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Nature can be a bit of a show off. We are treated to wonderful spectacles of the arrestingly bright and bold, to the beautifully intricate and detailed, with the passing of every season. Rarely do we wait more than a calendar year before the same spectacle reveals itself once more.
Except the Neelakurinji. Found only in the high hills in India’s southern state of Kerala, this delicate lilac flower blooms but once every twelve years. The intermission is so long that one could be forgiven for thinking that Neelakurinji had forgotten how to flower at all. But, not even the deadly deluge of 2018’s monsoon season could diminish the flower’s blooms.
For the uninitiated, or those short on time, the Eravikulam National Park is the easiest and most organised entry point to see the blooms. Though the National Park stretches to over 97 sq km, access is limited and mostly to a single track of 1-2km, reached after a short ride through tea plantations in a forestry commission bus.
Once alighted, the winding tarmac path picks a route a short way up the hill side. The equally rare, though making a reliable daily appearance, Nilgiri Tahr mountain goats meander nonchalantly amongst the crowds. If ever you were to to depict a hardy, noble mountain dweller, the Nilgiri Tahr is your beast.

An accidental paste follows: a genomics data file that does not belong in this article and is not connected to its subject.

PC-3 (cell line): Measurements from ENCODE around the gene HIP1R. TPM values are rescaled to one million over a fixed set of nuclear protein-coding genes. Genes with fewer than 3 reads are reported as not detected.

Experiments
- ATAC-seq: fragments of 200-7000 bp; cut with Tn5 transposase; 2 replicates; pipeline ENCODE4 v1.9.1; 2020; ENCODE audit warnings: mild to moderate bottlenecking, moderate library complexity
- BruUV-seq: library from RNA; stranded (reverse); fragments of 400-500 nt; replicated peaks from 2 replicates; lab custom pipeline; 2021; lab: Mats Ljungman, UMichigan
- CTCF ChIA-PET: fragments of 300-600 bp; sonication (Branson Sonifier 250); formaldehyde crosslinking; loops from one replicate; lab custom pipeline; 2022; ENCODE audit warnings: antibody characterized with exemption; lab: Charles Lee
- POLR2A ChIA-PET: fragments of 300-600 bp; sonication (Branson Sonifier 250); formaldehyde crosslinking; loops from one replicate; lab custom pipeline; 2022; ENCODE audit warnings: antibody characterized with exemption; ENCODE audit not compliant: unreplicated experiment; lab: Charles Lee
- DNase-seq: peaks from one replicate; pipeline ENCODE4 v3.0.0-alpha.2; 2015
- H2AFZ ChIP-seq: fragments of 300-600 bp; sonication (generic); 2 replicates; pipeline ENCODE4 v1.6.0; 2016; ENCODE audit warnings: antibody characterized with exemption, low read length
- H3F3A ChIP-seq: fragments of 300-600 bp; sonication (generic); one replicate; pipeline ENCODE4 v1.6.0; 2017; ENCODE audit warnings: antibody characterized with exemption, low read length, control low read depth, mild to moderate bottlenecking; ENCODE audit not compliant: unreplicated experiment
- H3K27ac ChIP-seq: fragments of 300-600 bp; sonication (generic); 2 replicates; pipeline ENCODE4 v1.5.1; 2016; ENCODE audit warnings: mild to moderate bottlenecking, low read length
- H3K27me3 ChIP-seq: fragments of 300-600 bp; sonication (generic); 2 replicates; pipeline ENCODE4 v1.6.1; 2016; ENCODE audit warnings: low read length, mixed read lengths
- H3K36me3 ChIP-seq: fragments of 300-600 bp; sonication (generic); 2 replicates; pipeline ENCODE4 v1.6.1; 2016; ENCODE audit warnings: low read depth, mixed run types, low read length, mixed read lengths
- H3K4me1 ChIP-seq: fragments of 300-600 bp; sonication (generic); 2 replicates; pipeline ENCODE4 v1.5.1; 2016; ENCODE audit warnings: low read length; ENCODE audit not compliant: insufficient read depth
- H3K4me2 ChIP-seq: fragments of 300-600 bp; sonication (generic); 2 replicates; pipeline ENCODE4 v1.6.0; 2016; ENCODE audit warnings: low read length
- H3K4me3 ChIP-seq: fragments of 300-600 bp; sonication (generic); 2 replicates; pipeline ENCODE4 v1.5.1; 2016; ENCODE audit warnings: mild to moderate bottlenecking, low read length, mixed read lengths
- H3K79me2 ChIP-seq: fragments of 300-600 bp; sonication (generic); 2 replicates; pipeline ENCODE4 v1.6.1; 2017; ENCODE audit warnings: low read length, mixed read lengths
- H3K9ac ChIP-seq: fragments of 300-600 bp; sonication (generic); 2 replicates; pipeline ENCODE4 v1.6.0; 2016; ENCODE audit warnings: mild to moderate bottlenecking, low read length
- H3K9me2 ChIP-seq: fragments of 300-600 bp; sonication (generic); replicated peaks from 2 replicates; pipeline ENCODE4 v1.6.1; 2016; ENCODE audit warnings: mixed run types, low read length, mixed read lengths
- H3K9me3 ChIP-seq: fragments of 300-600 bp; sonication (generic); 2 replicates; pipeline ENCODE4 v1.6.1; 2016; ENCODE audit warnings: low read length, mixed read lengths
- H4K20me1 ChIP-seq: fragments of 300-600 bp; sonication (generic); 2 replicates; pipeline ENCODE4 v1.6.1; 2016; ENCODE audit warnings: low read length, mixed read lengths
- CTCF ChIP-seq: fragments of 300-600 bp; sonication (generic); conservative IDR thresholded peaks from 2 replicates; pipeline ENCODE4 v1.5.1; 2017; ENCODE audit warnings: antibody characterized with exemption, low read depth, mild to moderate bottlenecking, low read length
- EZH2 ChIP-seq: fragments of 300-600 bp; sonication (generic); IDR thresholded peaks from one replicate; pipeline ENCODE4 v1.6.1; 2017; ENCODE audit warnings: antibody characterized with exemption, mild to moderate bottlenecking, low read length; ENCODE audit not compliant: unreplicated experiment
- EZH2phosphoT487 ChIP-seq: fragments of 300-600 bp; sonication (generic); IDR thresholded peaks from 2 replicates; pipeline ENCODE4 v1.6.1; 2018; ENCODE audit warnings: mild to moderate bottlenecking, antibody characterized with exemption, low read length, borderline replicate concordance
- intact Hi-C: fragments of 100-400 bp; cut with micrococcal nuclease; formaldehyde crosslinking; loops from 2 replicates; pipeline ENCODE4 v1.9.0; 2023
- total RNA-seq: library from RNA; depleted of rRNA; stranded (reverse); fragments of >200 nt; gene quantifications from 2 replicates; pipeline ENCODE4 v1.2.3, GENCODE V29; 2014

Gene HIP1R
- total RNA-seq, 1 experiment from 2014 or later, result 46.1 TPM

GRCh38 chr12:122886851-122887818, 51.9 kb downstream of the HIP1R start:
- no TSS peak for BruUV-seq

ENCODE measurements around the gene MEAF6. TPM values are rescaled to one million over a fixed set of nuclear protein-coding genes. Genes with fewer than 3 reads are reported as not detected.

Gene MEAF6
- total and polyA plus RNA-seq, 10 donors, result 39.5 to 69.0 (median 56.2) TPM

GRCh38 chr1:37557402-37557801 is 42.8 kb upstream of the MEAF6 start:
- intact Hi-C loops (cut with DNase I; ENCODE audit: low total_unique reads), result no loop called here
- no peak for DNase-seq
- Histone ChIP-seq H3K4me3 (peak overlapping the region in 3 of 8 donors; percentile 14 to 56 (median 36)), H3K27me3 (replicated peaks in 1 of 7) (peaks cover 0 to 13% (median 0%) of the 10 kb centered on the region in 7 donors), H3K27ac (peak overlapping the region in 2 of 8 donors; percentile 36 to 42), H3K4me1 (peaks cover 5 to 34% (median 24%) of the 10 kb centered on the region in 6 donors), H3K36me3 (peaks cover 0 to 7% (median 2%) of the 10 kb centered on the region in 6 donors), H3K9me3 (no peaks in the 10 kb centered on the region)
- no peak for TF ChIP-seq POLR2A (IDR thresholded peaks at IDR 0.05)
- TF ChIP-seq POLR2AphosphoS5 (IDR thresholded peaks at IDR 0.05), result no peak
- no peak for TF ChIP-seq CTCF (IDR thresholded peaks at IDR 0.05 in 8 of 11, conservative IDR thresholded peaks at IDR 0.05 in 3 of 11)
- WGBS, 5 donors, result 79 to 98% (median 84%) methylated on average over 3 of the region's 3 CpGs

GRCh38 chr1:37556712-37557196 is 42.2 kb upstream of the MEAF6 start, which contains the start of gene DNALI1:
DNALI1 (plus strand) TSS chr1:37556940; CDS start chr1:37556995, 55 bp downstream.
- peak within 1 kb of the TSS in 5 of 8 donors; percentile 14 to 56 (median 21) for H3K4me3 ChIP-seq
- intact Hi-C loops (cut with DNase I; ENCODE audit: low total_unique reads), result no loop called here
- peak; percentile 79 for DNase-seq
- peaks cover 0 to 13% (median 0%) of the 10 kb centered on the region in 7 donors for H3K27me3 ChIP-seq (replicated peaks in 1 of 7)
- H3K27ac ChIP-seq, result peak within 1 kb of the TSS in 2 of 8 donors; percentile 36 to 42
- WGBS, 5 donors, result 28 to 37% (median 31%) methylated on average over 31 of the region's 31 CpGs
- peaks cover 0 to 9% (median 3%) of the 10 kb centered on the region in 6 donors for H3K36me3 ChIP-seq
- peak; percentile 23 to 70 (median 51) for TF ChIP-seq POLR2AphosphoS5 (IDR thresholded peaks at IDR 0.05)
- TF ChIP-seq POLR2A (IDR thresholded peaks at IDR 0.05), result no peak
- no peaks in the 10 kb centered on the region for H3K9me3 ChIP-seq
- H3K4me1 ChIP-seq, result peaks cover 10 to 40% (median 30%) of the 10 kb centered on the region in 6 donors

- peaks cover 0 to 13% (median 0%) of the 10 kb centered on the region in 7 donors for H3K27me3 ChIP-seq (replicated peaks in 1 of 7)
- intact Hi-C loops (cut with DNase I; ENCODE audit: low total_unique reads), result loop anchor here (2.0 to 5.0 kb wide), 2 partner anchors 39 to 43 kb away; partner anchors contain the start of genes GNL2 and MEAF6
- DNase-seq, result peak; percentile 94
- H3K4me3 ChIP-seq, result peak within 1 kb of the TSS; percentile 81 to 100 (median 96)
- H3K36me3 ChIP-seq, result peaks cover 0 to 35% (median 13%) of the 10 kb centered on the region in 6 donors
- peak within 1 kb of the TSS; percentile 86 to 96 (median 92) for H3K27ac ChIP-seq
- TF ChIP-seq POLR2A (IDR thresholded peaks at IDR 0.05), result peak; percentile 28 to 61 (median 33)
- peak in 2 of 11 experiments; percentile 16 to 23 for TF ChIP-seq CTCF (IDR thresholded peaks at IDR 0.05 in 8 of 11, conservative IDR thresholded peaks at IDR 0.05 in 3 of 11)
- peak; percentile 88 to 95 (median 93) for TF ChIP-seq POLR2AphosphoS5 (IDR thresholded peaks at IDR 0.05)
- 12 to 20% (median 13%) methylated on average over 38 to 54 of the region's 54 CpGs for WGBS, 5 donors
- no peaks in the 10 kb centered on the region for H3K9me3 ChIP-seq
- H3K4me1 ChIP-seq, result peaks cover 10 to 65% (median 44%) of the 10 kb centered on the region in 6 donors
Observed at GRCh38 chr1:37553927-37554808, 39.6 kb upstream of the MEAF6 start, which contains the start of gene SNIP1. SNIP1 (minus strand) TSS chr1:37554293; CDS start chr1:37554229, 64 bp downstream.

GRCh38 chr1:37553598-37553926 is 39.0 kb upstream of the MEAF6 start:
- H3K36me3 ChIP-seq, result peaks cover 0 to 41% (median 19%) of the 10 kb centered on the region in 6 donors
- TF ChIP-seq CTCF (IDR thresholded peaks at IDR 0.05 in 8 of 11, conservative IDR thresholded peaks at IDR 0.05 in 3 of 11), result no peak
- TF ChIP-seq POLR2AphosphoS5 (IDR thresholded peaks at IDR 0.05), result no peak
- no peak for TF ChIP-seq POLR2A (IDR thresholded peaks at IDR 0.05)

As we walked the path, switch-backing it’s way up the hillside, clusters of Neelakurinji rustled in the breeze. Flowering from an otherwise unremarkable bushy green shrub, the delicate lilac flowers are gently streaked with veins of deep purple. Far from being exclusive to the Eravikulam National Park, the flower is abundant across Munnar and its surrounds.
The steep hillside was soon enveloped in thick, fast moving, cloud with whisps of white tumbling across the long grasses, exposed rock faces and blurs of lilac, where the Neelakurinji was flowering.
Our visit was relatively brief but the vista stirred something deep within us. Where were we and where was the world when last the flower bloomed? Where are we now and where will be in twelve years time? Nature has a funny way of posing questions you did not know needed answering.
In the age of immediacy and instant gratification, introspecting over a twelve year horizon, both into the past and into the future, is as bold, intricate and detailed a proposition as any rare flower.
For those who view the Neelakurinji through a more linear social media prism, a competition has burst into life on Instagram to best capture the rare spectacle. The over application of a purple filter, in an effort to enhance what nature has apparently so meekly and unsatisfactorily offered forth, is commonplace. So concentrated is the colouring added, that even white clouds turn a purple hue.
With the 2018 August to October flowering season drawing to a close, it may be another twelve years before you get to see the petals of the Neelakurinji in bloom again.
Hopefully, next time we will all be content to leave the showmanship up to Mother Nature. Sometimes the splendour of a view is not just in the colours before the naked eye but what it stirs within us.
The author arranged a driver at his own cost to reach the Eravikulam National Park through Amritara Travel, whom he can happily recommend.
For the Instagram gallery of #neelakurinji images click here.